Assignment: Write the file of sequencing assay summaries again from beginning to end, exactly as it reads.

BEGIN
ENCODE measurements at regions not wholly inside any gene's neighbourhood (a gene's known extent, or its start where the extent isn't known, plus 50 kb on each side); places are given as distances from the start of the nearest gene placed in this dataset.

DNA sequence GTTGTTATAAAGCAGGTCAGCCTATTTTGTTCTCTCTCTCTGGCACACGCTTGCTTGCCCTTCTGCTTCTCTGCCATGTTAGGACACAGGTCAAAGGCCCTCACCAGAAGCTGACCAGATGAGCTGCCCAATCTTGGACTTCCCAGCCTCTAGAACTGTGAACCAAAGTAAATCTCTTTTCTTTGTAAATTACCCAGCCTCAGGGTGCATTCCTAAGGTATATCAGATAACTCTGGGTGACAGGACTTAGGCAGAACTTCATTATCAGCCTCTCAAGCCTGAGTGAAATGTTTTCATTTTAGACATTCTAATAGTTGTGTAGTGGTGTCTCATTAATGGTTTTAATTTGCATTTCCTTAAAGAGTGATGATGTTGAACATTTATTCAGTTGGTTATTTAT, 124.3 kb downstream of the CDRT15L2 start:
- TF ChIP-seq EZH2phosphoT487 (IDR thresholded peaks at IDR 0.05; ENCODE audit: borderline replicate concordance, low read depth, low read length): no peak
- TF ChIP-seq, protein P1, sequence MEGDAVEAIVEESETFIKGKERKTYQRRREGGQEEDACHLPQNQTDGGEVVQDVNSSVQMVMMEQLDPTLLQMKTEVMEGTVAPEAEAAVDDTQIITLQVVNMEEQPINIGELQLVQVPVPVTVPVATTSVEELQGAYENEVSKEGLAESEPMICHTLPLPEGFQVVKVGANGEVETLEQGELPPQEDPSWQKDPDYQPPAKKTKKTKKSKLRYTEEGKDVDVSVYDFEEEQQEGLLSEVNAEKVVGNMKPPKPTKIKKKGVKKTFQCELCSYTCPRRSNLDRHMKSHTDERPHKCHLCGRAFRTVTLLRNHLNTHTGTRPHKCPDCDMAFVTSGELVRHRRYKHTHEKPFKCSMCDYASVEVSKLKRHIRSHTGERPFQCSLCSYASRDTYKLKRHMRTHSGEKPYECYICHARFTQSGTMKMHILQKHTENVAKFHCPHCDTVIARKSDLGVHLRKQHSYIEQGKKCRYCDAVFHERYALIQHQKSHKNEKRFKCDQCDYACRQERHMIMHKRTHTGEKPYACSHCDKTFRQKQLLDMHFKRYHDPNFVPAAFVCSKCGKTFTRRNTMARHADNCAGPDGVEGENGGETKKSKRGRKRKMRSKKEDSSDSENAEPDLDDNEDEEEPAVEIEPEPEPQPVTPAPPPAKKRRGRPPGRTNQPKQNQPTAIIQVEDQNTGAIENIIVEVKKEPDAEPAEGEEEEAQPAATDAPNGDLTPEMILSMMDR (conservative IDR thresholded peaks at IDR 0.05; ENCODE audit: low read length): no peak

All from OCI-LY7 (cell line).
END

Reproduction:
ENCODE measurements at regions not wholly inside any gene's neighbourhood (a gene's known extent, or its start where the extent isn't known, plus 50 kb on each side); places are given as distances from the start of the nearest gene placed in this dataset.

DNA sequence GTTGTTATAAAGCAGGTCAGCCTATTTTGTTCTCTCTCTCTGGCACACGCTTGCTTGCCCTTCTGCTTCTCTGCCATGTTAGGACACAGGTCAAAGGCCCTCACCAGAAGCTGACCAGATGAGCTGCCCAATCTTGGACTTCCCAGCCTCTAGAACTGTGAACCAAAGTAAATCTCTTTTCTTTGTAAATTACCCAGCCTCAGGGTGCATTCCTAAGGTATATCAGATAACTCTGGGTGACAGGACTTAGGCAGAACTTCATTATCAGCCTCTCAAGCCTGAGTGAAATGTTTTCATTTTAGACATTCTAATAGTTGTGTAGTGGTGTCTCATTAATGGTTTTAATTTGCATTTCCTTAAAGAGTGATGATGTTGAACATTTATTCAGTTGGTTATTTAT, 124.3 kb downstream of the CDRT15L2 start:
- TF ChIP-seq EZH2phosphoT487 (IDR thresholded peaks at IDR 0.05; ENCODE audit: borderline replicate concordance, low read depth, low read length): no peak
- TF ChIP-seq, protein P1, sequence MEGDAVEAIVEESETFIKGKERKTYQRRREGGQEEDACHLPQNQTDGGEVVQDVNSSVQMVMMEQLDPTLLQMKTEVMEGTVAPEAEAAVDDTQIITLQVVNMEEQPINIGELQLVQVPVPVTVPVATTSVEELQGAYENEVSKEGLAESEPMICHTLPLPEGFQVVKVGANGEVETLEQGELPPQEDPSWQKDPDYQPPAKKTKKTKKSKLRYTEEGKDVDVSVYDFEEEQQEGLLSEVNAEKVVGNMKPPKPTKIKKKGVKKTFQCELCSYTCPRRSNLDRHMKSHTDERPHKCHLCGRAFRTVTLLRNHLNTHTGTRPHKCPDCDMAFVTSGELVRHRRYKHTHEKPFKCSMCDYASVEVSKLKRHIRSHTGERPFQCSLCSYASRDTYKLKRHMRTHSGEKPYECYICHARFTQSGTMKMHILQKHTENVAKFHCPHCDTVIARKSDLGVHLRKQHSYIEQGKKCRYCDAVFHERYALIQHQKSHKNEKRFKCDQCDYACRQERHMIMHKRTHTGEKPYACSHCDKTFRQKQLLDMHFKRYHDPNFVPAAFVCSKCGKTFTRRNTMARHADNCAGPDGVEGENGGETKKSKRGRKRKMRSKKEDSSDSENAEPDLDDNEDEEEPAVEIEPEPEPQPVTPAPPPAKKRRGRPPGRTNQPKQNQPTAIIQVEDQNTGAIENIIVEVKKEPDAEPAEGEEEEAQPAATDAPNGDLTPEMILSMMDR (conservative IDR thresholded peaks at IDR 0.05; ENCODE audit: low read length): no peak

All from OCI-LY7 (cell line).